Purdue Extension hosted a series of regional roundtable meetings in areas of the state with robust organic activity. The purpose of these meetings was to bring together organic producers in the state and create a dialogue about the current state and vision of organic agriculture and the resources, programs, and support that are needed.
To view a summary of the roundtable discussion analysis and results, click here or keep scrolling to read below.
To better serve the diverse needs and interests of organic farmers and the organic agriculture industry in Indiana, Purdue Extension hosted a series of Indiana Organic Roundtable meetings over four weeks in four locations in Indiana in the spring of 2020. At each regional roundtable, the meetings followed the same format and included facilitated discussions about organic farming in Indiana. These discussions were broken up into three main segments titled “Wow”, “Now”, and “How.”
During the first segment of discussions, titled “Wow”, roundtable participants reflected on what they wanted organic agriculture to look like in their region and in Indiana. The most prevalent ideas that arose during this section were:
- Growing the strength and volume of the organic industry, by diversification and increasing production of crops, produce, livestock, and grains
- Increasing education, training, and understanding among farmers, consumers, the public, and youth in organic agriculture
- Building connections, networks, and community of organic producers between themselves and with consumers through sharing information and supporting each other
- More clarity and consistency related to certification, integrity in organic production, consequences for not meeting standards, and conflict among farmers related to drift
After a break, the second segment of discussions, titled “Now”, asked roundtable participants to reflect on what the current assets, needs, and information and support for organic agriculture.
Some of the current assets that were indicated are:
- Other organic farmers, experts, and organizations such as NRCS, Indiana Grown, etc.
- Retail and co-op operations such as Organic Valley and W.O.L.F.
- Farmer meetings, conferences, and trainings about organic agriculture
Some of the current needs that were indicated are:
- Farmer and consumer education and awareness
- Access to better profits and markets, cheaper land, and better insurance
- Better infrastructure for storage, milling, and supplies
Some of the current information and support were:
- Conferences, meetings, and associations such as ACRES, OEFFA, etc.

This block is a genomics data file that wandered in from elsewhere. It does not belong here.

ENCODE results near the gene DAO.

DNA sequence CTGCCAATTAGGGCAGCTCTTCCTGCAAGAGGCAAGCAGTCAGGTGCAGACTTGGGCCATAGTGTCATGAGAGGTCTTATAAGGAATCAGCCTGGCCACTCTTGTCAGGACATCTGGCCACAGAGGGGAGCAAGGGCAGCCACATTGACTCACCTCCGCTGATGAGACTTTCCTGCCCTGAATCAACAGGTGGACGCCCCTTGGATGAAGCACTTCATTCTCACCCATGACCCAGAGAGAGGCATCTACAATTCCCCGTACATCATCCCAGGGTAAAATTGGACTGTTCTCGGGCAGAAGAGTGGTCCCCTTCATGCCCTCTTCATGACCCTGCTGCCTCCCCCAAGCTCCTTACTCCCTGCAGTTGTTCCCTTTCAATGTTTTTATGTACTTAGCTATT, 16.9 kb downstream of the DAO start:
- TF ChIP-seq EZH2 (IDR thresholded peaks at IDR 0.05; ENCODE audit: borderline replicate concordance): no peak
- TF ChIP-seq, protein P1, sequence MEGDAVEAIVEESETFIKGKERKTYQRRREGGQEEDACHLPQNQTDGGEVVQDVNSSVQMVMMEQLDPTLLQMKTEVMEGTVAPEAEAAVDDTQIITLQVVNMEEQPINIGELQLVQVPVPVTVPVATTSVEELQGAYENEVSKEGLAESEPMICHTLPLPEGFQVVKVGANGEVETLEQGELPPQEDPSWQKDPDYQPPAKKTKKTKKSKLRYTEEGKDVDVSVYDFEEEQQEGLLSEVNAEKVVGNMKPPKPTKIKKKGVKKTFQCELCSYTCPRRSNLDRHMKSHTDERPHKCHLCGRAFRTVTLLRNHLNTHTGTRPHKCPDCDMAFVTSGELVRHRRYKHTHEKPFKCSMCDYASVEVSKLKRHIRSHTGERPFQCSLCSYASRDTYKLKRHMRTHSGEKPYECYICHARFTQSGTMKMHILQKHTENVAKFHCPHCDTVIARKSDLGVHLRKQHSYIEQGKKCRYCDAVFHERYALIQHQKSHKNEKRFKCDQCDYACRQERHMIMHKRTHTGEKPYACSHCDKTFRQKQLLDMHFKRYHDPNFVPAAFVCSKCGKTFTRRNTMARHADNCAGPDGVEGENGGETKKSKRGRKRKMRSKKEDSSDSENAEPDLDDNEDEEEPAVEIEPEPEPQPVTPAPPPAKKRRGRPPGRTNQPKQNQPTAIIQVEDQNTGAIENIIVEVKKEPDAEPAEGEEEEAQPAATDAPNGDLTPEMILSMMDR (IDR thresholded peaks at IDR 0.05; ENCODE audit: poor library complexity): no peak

- Organic agriculture contacts, such as agronomists, certifiers, farmers, etc.
- Retail and co-op operations such as seed dealers and buyers
Word cloud of participant responses about current needs for organic agriculture in Indiana. The words organic, more and need were not included. Most-reported words were education, farmer, market, farm, crop, issue, new, and research.
After lunch, groups of participants took up discussion again in the last segment called “How”. During this time, participants discussed what resources, programming, research, and strategies will help move organic agriculture towards their vision.
Some resources identified by participants were:
- Communication networks, organic associations, and lobbying power
- A clearing house for organic sellers/buyers, information, news, mentoring, etc.
- More funding for transition, new enterprises, co-op, and loans
Some programs identified by participants were:
- Events to allow farmers to share information and build connections with each other
- Programming to increase public and youth education about food production and organics
Some research ideas identified by participants were:
- Yields, environmental impact, crop health, and economics between organic and conventional
- Cropping strategies and ideal rotations to fit into corn/soy
- Tissue, soil, and fertility testing
During the analysis, the two most prevalent themes that emerged were connections and clarity. It is clear that organic agriculture producers across Indiana are interested in connections. They want to know other farmers, learn from each other, and share/demonstrate their practices. Second, participants indicated their desire for Purdue Extension to increase their role with producers to increase clarity and transparency in organic agriculture. They want Purdue Extension to help get farmers together; to collaborate with other universities and state agencies to provide training, information, and resources; and to conduct and share research results about organic production, focusing on on-farm studies with farmers.
Roundtable participants provided a large volume of information that is helpful and great guidance to Purdue Extension to use toward planning future priorities and activities. Some of the steps that we have begun to take include:
- Designing the inaugural Indiana Organic Agriculture Advisory Committee to provide guidance to Purdue Extension on the actions that can be taken to further the Indiana organic industry
- Building an External Resources page on the Purdue Organic Agriculture site using the roundtable responses
Through these roundtable activities, participants shared their passion for organic agriculture and see a positive future for organic agriculture in Indiana.